What makes some photographs simply stand out of the crowd? Composition is the answer to it. The way you frame the scene, place the subject and arrange the other elements in the frame is what makes all the difference. And how do photographers arrive at a good composition. This is what brings us to today’s topic of discussion; in fact a pro tip for all the photographers — work your shots to get the composition you want.
Working A Shot
So, what does working a shot mean? Working a shot is the photographers’ way of refining the shot; to make an extraordinary imagery from the ordinary scene. It is just like a writer wandering about for the plot of story or a painter re-working his canvas for a finished outcome. While writers and painters re-work on paper, photographers re-work their photographs by taking the shots; by varying the angle of shooting or by moving closer or away from the subject. The idea is to re-frame the scene to compose the interesting shot.
This is what professional photographers are into full time — working a shot. They take a lot of shots by looking at the scene with the photographers’ eye. They take multiple shots of the subject by changing the angle of view; sometimes taking tight crops and other times changing the orientation.
This simple activity of looking around the scene or the subject by varying the angle of shooting and angle of view helps in discovering the image in otherwise mundane or boring scene.
How To Work A Shot
Working the shot is actually a process where you start with a bigger picture and deduce it to get clearly defined subject that expresses your viewpoint. When you go out for a photo-walk or perhaps are out there to make some good shots, you have to put in some serious effort to make a difference with your photographs. It’s not about shooting left, right and center; it is about composing or ordering the elements in a pleasing manner. Zoom in, zoom out, simplify the scene, get the light right, change your perspective and see how your subject stands in relation to the other elements in the scene. All this actively engages you in matter of the fact — working a shot.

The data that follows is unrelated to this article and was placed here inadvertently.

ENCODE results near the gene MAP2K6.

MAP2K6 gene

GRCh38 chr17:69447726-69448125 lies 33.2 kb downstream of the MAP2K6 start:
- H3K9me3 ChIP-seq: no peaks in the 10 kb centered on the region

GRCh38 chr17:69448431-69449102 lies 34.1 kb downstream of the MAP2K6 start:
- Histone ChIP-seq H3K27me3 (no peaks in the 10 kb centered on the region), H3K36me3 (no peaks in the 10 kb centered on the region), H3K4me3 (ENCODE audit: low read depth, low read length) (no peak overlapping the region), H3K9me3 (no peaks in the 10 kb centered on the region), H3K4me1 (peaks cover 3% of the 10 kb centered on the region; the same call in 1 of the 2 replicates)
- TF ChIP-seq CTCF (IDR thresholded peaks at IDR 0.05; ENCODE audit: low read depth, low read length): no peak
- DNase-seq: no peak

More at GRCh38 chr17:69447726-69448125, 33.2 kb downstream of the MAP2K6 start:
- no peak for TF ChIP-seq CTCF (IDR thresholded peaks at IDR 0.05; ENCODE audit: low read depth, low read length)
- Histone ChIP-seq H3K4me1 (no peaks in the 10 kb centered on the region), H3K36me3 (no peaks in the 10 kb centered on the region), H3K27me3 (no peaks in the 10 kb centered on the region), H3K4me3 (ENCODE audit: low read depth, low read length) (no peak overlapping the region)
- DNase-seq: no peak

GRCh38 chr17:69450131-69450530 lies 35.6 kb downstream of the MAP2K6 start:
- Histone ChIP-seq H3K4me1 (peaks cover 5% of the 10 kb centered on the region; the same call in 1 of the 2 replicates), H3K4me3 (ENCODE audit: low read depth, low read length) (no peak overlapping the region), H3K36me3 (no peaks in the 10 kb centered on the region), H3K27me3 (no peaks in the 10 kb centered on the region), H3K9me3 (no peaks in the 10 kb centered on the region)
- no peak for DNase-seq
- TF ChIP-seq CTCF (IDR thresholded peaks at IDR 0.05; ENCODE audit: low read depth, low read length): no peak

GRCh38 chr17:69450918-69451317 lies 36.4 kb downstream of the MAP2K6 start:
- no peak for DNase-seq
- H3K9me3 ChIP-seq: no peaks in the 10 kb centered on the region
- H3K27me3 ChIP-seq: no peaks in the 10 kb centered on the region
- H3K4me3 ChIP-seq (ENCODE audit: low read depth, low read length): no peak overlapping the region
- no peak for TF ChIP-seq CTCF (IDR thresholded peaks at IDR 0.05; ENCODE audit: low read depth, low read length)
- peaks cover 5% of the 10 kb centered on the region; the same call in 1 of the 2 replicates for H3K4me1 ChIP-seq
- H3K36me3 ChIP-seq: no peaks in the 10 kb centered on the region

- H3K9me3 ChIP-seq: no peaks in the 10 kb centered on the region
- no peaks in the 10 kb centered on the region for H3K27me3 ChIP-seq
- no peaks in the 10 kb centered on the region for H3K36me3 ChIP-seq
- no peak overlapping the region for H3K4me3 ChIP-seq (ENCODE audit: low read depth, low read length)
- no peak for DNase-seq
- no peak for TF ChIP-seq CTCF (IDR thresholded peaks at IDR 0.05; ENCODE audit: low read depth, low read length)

Here are a few tips to help you compose like pros:
- Get Rid Of Zoom Lenses: Zoom lens is a lazy man’s way of exploring the photographic opportunities. Instead of carrying a zoom lens, try photographing with fixed focal length lenses. Get on your feet and work your composition by either getting close to the subject or by moving far enough to include some interesting elements which didn’t appear to be the part of the frame at the first place. In fact, you’d be surprised that walking out or into the scene changes the way elements interact with each other. Make them work together!
- Try Different Angles: Photographing the same scene by varying the angle of shooting drastically changes the mood and order of elements in the photograph. It helps in adding a missing dimension to the images.
- Simplify The Shot: Covering the scene or the subject in entirety is kind of boring. Narrow your choice of elements and focus on what matters the most. Simplify the shot, maybe framing just the water droplets on the leave pays you off with beautiful imagery.
- Change The Perspective: Change the angle of view by increasing or decreasing your distance from the subject. When you get moving around the scene you discover new elements to be part of the scene or simply get some creative ideas to compose the scene in a better way.
How much do you work your shots?
i dont work them as much as i should. but i tend to work them more in editing…ie cropping